Mom Talks About Her Son’s Chickenpox and How Others Can Protect Their Children
Mar 03, 2020

Kerri’s 1 year-old son Rory got the chickenpox this past year. While his well-baby visit (including his first dose of vaccine) were already scheduled, the chickenpox arrived first.* Rory had over 400 lesions all over his body putting him in terrible pain and at risk for other infections.

Watching her child needlessly suffer from chickenpox, Kerri felt powerless. While she will never know how Rory contracted the chickenpox, she does know that a stronger “community immunity” would have offered him better protection from the disease. Kerri is now trying to help other families avoid what her family had to go through.

Watch Kerri tell her story of how her son’s chickenpox led her to become a vocal vaccine advocate, and why she hopes other parents will join her in speaking up for vaccines and asking state legislators to strengthen school vaccine requirements. Kerri’s story was also published as an op-ed in the March 1st edition of the Hartford Courant. You can read it here.

*For the best protection against chickenpox, the CDC recommends that children receive two doses of chickenpox (varicella) vaccine. The first dose should be given to children between 12-15 months old, and the second dose should be given between 4-6 years old. Kerri’s pediatrician recommended that Rory get his first dose at 15 months of age.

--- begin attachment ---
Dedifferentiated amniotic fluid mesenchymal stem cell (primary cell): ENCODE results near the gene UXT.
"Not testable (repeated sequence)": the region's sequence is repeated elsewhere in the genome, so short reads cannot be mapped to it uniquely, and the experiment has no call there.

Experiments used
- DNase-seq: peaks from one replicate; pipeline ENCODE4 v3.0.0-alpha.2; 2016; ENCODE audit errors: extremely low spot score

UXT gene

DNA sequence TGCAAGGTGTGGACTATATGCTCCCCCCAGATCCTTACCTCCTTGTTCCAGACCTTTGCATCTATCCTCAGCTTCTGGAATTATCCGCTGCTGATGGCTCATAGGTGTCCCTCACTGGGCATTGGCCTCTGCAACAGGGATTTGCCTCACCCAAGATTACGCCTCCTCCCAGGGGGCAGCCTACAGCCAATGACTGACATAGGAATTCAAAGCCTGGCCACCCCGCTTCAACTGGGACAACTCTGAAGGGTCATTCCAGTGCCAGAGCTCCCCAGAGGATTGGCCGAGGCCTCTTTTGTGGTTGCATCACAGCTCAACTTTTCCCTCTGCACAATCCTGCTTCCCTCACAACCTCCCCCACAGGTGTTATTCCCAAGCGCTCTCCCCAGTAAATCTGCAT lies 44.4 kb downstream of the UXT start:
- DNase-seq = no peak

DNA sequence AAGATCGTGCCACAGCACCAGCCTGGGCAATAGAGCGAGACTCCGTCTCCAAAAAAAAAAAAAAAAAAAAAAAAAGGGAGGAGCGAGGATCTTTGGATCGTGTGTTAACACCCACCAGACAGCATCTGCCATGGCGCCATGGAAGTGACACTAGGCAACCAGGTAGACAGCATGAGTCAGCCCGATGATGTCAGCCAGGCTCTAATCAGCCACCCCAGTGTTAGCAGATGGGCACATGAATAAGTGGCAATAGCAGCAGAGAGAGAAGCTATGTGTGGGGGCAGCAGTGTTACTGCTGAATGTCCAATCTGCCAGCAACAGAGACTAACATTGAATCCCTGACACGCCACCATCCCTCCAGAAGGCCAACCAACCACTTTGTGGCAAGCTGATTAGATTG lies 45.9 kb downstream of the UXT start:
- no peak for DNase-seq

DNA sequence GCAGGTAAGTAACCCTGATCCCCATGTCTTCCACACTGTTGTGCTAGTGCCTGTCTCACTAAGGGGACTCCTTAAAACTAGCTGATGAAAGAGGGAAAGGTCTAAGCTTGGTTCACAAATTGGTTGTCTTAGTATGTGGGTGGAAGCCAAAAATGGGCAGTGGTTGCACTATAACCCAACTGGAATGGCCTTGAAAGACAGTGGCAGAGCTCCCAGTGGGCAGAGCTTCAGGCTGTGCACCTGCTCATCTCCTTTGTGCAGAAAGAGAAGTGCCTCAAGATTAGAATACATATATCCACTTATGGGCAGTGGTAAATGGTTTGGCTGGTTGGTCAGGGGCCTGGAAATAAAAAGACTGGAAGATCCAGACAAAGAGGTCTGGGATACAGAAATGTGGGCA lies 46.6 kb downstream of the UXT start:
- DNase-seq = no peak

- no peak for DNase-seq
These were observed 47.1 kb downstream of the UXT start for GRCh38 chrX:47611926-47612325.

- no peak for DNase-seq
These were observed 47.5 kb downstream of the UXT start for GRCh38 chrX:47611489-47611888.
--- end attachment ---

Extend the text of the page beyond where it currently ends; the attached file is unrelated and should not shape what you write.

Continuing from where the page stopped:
View the recommended immunization schedule and visit the Vaccinate Your Family website to learn more about chickenpox and the vaccine that helps prevent it.


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NOTE: A version of this content originally appeared in Vaccinate Your Family’s Immunization Alerts eNewsletter, sent out on Friday, August 13, 2021. Stay up to date on the latest vaccine news by subscribing here....

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2 responses to “How to Talk to Unvaccinated Friends and Family”

  1. Ulysses Urena says:

    My twin sons had gotten I believe only their first round of shots, they were born in 2004. They didn’t get anymore because they were diagnosed with autism. Cam they get the covid vaccine? Or do they need to get caught up on the others?

    • VaccinateYourFamily says:

      Hi Ulysses, Kids with autism can absolutely get vaccinated with any of the vaccines their doctor recommends — including the COVID vaccine.

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